Throughout 100 years of rescues, the darkest day for the Queensland Mines Rescue Service (QMRS) was July 31, 1972.
That was the day of the Box Flat mine disaster in which 17 men, including eight mines rescue workers, were killed.
About 2.45am an underground explosion trapped 14 men, killed three men on the surface, and injured 10 others.
“One of the mines had a spontaneous combustion which quickly turned into a fire and the mines rescue teams were underground attempting to seal part of the mine off so that the company still had a mine,” CFMEU industry safety and health representative Greg Dalliston said.
“During that process the ventilation circuit in the mines changed direction and began drawing the gasses from the coals back in to the fire which caused an explosion.
“A lot of people lost friends and loved ones that day.”
QMRS chief executive officer Wayne Hartley said that a lot had changed since the Box Flat mine disaster to improve safety during rescue jobs.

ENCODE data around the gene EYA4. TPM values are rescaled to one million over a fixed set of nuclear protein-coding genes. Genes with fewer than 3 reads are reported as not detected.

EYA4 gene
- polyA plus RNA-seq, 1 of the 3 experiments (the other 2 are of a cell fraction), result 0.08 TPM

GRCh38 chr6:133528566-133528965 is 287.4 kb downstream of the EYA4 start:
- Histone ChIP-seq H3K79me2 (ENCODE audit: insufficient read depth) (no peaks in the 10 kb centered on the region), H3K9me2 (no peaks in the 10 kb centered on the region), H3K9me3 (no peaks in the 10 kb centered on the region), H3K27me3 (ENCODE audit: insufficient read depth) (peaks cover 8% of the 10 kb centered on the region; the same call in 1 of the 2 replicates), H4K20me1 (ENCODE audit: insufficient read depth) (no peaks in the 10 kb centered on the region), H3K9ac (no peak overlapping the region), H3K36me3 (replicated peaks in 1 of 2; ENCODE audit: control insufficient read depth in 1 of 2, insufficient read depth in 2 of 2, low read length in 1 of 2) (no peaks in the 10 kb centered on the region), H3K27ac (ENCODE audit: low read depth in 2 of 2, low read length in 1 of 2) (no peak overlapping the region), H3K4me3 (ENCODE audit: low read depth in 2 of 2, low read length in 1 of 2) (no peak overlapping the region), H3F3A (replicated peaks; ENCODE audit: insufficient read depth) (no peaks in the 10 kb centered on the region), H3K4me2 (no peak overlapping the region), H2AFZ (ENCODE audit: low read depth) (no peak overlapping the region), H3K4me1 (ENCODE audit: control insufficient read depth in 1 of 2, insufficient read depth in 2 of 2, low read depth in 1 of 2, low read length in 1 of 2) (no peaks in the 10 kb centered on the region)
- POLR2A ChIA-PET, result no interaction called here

“Historically rescue workers relied upon human instinct during emergencies,” he said.
“In the early days they didn’t have the monitoring of the environment. They used to listen to the mine, they would smell the environment and then they’d be keeping an eye out, although working they still worked in the dark with their cap lamps – which in those days were very crude and basic,” he said.
Mr Hartley said while the QMRS held on to a lot of tradition it had also implemented many changes since the disaster.
“Changes and technological advances over the years cement our strong future,” he said.
“We’ve seen changes like the sophistication in breathing apparatus and in gas monitoring, the first aid advance, and risk management procedures and protocols.”